Tenn. Code Ann. § 39-12-101 provides that: (a) A person commits criminal attempt who, acting with the kind of culpability otherwise required for the offense: (1) Intentionally engages in action or causes a result that would constitute an offense if the circumstances surrounding the conduct were as the person believes them to be; (2) Acts with intent to cause a result that is an element of the offense, and believes the conduct will cause the result without further conduct on the person's part; or(3) Acts with intent to complete a course of action or cause a result that would constitute the offense, under the circumstances surrounding the conduct as the person believe them to be, and the conduct constitutes a substantial step toward the commission of the offense.(b) Conduct does not constitute a substantial step under Tenn. Code Ann. § 39-12-101(a)(3) unless the person's entire course of action is corroborative of the intent to commit the offense.
On the evening of January 5, 1993, Tracie Reeves and Molly Coffman, both twelve years of age and students at West Carroll Middle School, spoke on the telephone and decided to kill their homeroom teacher, Janice Geiger. The girls agreed that Coffman would bring rat poison to school the following day so that it could be placed in Geiger's drink. The girls also agreed that they would thereafter steal Geiger's car and drive to the Smoky Mountains. Reeves then contacted Dean Foutch, a local high school student, informed him of the plan, and asked him to drive Geiger's car. Foutch refused this request.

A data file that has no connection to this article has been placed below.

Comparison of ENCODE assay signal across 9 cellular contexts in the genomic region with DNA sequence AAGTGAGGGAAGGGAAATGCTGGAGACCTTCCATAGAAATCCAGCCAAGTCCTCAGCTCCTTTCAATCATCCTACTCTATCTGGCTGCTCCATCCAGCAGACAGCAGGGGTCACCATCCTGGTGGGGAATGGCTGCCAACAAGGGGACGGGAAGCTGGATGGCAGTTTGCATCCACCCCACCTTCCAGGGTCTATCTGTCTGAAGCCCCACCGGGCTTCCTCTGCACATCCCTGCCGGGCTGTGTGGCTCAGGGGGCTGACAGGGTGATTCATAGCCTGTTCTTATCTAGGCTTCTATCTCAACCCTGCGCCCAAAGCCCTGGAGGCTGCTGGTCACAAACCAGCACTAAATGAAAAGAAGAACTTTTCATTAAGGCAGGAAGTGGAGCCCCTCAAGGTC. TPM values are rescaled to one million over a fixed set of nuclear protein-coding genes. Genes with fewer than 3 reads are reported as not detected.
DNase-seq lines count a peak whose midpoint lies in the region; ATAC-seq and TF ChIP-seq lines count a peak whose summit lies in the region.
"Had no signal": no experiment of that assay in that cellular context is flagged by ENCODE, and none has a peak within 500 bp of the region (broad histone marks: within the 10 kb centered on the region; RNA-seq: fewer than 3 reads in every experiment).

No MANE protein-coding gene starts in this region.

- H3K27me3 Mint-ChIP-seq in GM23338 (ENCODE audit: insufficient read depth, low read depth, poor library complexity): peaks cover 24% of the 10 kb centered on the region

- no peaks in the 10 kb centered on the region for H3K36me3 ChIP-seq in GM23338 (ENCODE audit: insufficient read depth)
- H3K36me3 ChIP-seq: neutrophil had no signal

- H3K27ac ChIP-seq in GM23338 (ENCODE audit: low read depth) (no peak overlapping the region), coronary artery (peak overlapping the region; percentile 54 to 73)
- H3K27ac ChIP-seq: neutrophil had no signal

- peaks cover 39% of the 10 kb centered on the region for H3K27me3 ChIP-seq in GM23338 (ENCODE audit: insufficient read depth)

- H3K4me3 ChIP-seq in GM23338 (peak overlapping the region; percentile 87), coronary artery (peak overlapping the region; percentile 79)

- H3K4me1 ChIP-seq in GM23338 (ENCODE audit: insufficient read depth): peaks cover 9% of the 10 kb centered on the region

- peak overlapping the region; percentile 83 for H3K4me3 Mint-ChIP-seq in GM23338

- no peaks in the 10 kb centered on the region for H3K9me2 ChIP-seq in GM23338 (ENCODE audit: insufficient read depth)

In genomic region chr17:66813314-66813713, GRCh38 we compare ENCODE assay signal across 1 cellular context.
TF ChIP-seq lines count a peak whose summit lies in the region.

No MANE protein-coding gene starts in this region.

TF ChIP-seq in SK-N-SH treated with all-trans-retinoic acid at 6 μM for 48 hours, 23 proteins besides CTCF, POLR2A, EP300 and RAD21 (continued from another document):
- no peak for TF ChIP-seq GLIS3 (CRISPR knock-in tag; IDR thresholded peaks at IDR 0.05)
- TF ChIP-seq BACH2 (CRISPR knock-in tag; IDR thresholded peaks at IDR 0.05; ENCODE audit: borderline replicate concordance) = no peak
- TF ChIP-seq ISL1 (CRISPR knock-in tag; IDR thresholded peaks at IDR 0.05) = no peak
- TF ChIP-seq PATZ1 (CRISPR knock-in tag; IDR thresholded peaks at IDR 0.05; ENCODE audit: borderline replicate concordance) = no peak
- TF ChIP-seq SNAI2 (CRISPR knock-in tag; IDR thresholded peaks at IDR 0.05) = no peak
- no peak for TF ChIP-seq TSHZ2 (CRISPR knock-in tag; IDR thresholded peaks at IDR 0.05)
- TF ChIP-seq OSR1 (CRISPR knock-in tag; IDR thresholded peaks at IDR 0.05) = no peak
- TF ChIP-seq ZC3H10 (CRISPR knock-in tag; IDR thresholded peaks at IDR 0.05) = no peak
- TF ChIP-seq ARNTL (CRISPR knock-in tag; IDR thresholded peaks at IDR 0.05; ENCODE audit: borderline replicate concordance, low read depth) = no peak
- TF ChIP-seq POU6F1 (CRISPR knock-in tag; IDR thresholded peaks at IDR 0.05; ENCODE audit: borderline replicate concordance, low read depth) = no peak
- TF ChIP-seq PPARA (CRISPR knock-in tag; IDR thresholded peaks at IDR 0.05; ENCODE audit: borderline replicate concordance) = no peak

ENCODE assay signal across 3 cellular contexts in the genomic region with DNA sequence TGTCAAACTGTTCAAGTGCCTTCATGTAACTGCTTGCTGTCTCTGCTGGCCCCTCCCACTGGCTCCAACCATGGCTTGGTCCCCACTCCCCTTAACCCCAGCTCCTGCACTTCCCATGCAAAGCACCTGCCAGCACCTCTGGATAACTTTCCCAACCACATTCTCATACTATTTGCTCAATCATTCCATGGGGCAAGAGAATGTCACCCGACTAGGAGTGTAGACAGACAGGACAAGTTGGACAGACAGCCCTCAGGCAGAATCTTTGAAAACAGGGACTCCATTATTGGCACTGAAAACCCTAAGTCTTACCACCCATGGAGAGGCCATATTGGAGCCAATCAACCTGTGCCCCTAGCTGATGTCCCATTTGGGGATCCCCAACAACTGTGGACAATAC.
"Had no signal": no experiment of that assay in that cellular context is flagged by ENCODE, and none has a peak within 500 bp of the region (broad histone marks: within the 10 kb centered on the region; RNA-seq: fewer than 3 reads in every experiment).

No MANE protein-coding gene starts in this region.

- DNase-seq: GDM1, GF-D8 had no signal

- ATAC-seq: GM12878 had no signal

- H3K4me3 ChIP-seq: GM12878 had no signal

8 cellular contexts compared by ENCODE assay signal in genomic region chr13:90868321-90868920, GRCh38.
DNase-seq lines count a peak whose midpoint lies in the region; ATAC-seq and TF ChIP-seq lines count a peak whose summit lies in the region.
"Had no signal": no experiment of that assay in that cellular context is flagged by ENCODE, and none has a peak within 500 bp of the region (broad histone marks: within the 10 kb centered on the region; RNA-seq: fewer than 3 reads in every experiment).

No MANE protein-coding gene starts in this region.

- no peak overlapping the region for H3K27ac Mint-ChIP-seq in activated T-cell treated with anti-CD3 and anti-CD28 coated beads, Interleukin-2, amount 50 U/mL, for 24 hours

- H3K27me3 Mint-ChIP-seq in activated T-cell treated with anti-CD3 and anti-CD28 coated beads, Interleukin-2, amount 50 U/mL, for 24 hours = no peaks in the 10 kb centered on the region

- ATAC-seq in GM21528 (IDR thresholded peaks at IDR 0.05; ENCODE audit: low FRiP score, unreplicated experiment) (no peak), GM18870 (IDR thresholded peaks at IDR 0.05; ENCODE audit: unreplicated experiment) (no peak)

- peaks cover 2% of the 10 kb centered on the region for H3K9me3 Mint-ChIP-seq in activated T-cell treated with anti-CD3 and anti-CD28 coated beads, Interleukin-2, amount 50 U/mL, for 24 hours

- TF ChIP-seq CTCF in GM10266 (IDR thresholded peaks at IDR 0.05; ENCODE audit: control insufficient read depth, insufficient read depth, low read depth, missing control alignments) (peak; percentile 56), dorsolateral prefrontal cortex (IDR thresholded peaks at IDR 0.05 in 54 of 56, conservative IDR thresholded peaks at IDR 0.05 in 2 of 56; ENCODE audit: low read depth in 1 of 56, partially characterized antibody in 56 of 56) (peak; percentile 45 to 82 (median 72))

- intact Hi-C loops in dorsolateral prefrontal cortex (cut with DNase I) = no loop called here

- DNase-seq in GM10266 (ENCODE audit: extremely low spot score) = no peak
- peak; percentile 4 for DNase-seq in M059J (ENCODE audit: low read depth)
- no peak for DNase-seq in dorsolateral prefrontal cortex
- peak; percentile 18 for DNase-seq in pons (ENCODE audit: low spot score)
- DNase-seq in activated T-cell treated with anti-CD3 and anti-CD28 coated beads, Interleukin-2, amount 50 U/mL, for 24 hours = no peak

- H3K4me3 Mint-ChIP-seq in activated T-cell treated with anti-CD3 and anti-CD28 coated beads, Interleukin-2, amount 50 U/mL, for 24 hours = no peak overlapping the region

On the morning of January 6, Coffman placed a packet of rat poison in her purse and boarded the school bus. During the bus ride Coffman told another student, Christy Hernandez, of the plan; Coffman also showed Hernandez the packet of rat poison. Upon their arrival at school Hernandez informed her homeroom teacher, Sherry Cockrill, of the plan. Cockrill then relayed this information to the principal of the school, Claudia Argo.
Reeves and Coffman were found to be delinquent by the Carroll County Juvenile Court, and both appealed from that ruling to the Carroll County Circuit Court. After a jury found that the girls attempted to commit second degree murder in violation of Tenn. Code Ann. § 39-12-101, the "criminal attempt" statute, the trial court affirmed the juvenile court's order and sentenced the girls to the Department of Youth Development for an indefinite period.
Did the girls’ actions constitute attempted second-degree murder?
The court affirmed the judgment of the appellate court. The fact that the girls possessed the materials to be sued in the commission of the crime, at or near the scene of the crime, and the fact that the poison served no lawful purpose to the girls under the circumstances entitled the jury to find that defendant had taken a substantial step toward the commission of the crime.